Book of the month: Robert Seethaler

Book titles containing the word ‘life’ can often be deceptive. Hanya Yanagihara’s award-winning A Little Life, for example – which you might expect to be rather modest in length – tips the scales at 737 pages.

It’s perhaps fitting, then, that bestselling Austrian author Robert Seethaler’s A Whole Life, translated by Charlotte Collins, skews the other way. Played out in a mere 161 sides, this slip of a novel weighs little. However, as I discovered a few weeks back, it leaves a lasting impression.

The premise is simple: the narrative presents the life of Andreas Egger, a manual worker living in the Austrian Alps over the course of much of the twentieth century. Told largely chronologically, with occasional flashes forward and backwards to illuminate particular events, it reveals the joys and losses that shape an individual who is, on the surface at least, unremarkable.

In the absence of the grabby hook so often required to sell books to big English-language publishers these days, it falls to Seethaler’s writing (and Collins’s translation) to make the novel stand out. This they do in spades. Although it gets off to an uneven start, seeming to pitch us into the realm of the uncanny with its portrayal of Egger’s weird encounter with his reclusive goatherd neighbour, the narrative quickly assumes a serenity as majestic and awe-inspiring as the mountains among which it is set.

There is a lovely reticence to the work. For the most part, the story is conveyed in plain words with the occasional detail, such as the peening anvil used to dispatch a wounded dog, keeping the story grounded. Against this spare linguistic backdrop, occasional descriptive flourishes peep out like edelweiss blooms: the priest whose cassock flaps ‘around his body like the dishevelled plumage of a jackdaw’; the shell-fire blossoming ‘like blazing flowers over the mountain crests’.

There is also humour. In particular, a wry tone suffuses the portrayal of many of the hardships of Egger’s early life, almost as though it has been filtered through the gossip of relatives and neighbours. Take this description of the death of Egger’s mother: ‘she had led an irresponsible life, for which God had recently punished her with consumption and summoned her to his bosom.’ The distance and lightness at work here give the central character a complexity and dignity where another author might have been tempted to make him simply pitiable.

Seethaler’s confidence in allowing tiny observations to bear the weight of great events, gives the novel its power. There are moments of supreme beauty – Egger’s proposal to his sweetheart Marie is one of the most romantic scenes I’ve ever read. Meanwhile the losses that besiege the protagonist are rendered almost unbearable by what is left unsaid, allowing the author to exploit dramatic irony to its fullest as we watch Egger stumble to confront tragedies for which he never quite finds the words.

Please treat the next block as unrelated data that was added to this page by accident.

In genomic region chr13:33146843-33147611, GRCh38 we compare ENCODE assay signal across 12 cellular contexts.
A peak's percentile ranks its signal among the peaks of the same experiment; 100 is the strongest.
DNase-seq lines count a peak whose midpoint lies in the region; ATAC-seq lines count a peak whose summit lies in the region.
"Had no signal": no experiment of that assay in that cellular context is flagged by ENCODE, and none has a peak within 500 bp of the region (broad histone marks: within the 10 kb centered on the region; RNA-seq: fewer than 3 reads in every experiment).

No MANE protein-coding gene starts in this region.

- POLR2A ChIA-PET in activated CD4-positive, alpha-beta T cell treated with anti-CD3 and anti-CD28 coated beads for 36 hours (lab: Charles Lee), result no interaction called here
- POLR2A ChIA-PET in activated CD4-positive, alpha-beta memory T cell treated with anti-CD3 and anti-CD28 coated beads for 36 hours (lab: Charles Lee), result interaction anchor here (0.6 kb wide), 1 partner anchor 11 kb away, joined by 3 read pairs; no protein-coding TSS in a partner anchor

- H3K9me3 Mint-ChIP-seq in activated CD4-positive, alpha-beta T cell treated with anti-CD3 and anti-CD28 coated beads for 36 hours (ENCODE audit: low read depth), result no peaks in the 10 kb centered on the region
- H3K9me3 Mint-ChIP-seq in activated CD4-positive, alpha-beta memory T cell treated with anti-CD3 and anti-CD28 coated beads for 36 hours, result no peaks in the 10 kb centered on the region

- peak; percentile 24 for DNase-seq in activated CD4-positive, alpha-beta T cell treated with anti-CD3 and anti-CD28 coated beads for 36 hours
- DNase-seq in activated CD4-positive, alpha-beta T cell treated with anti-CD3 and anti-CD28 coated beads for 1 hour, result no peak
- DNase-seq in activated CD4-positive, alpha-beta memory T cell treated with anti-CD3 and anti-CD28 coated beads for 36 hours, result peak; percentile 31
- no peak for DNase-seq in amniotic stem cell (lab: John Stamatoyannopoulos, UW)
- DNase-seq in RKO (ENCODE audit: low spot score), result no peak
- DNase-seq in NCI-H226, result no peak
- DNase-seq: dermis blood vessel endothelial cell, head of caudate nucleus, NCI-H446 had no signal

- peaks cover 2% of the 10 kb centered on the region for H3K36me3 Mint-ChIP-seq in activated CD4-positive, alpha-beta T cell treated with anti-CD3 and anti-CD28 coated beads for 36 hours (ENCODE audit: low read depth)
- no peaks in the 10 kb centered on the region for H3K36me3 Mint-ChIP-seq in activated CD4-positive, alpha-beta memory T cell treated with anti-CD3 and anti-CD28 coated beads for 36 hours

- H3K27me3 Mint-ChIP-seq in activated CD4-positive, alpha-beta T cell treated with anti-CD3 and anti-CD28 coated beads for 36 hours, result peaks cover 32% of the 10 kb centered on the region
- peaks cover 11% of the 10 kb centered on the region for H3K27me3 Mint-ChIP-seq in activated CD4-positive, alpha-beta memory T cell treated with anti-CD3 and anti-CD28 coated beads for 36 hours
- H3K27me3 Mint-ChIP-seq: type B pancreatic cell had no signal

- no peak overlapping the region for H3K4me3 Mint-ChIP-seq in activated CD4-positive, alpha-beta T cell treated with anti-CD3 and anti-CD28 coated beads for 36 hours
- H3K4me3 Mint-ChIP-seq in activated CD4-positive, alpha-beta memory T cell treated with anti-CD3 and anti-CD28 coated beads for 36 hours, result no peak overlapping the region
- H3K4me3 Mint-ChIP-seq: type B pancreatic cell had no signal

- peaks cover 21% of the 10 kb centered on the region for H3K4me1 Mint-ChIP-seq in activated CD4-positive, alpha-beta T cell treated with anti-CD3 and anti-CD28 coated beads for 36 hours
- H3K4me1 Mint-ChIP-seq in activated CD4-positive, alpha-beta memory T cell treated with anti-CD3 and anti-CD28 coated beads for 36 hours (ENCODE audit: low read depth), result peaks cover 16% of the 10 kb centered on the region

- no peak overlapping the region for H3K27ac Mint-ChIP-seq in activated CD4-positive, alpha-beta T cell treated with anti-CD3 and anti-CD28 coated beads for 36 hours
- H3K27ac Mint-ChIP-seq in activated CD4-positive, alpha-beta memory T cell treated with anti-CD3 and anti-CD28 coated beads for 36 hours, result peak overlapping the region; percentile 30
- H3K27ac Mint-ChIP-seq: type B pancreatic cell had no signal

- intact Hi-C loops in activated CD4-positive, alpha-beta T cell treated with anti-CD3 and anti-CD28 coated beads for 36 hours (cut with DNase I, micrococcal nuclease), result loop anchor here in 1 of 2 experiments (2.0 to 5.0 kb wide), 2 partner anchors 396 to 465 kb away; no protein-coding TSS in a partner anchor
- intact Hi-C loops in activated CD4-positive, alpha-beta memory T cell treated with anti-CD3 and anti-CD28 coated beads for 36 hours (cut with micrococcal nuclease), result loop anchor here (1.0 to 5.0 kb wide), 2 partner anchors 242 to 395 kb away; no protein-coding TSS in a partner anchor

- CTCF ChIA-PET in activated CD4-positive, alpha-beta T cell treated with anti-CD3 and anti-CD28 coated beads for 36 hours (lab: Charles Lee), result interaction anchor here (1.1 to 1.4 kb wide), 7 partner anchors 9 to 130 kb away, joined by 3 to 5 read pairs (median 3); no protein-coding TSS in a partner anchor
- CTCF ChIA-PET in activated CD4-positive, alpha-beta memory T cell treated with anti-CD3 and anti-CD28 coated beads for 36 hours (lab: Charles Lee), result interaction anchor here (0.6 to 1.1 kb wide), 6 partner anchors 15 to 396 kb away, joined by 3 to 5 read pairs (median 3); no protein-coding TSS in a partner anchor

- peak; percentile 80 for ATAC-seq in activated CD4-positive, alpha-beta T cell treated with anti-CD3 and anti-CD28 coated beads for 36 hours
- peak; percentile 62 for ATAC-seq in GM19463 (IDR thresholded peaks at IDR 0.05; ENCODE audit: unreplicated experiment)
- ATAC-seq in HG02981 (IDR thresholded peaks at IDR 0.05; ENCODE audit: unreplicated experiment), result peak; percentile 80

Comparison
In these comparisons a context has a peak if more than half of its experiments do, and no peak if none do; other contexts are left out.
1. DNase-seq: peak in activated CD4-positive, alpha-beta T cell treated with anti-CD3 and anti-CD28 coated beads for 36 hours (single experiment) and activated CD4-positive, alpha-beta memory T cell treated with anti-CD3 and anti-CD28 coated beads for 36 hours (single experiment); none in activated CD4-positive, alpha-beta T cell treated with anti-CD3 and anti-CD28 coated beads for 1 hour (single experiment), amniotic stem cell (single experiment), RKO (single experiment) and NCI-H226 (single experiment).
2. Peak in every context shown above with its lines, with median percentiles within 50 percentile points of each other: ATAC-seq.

In many ways, A Whole Life is a marketing department’s nightmare. A man lives and then he dies. On the face of it, there is nothing to set this story apart. But in the hands of a writer like Seethaler, that is precisely what makes it special.

A Whole Life (Ein ganzes Leben) by Robert Seethaler, translated from the German by Charlotte Collins (Picador, 2015)

Austria: compacted meaning

 

They say that good things come in small packages, and, with literature from 196 countries to read and blog about this year, I’m inclined to agree. So I was particularly pleased when the first book for this project arrived, courtesy of a recommendation from Heide Kunzelmann at the Ingeborg Bachmann Centre for Austrian Literature, to find that it was a mere 123 pages long.

Slender though it may be, Frozen Time rivals many a weightier tome for depth and scope. Written by South Korean-born Anna Kim, who moved to Austria from Germany aged seven and regards German as her mother tongue, the narrative follows a young researcher in Vienna’s Red Cross Tracing Service as she attempts to help a Kosovan man discover what happened to his wife during the war in former Yugoslavia.

The narrator finds herself drawn more and more into the man’s trauma, and, as the lines in their professional relationship become blurred, she is forced to confront unfinished business of her own in Kosovo.

Kim is one of those rare writers who manage to combine economy of language with rich significance. At times she condenses so much meaning into her spare sentences that they feel more like poetry than prose. This impression is strengthened by the way the layout and structure of the text reflect the shredding effects of loss on a psyche: sentences tail off into dashes, paragraphs hang broken on the page and the narrative leaps between times and perspectives, as though unable to stay focused on any one train of thought for long.

Kim’s presentation of the way trauma plays out in the mind is equally impressive. From the horrific images and memories that crash into mundane activities, to the paranoid projections that twist the memory of the beloved (reminiscent at times of Rivka Galchen’s Atmospheric Disturbances), she provides a masterclass in dysfunction.

Translator Michael Mitchell writes about the difficulty of rendering some of the subtleties of meaning in the text — in particular the shift between the formal German ‘you’ (Sie) and the informal version (du) — in his introduction. Nevertheless, he has created a powerful version in which the frequent modulations between registers of language (formal, professional, intimate and child-like) mirror the mental shifts the text describes. Highly recommended.

Frozen Time by Anna Kim (translated from the German by Michael Mitchell). Publisher (this edition): Ariadne Press (2010)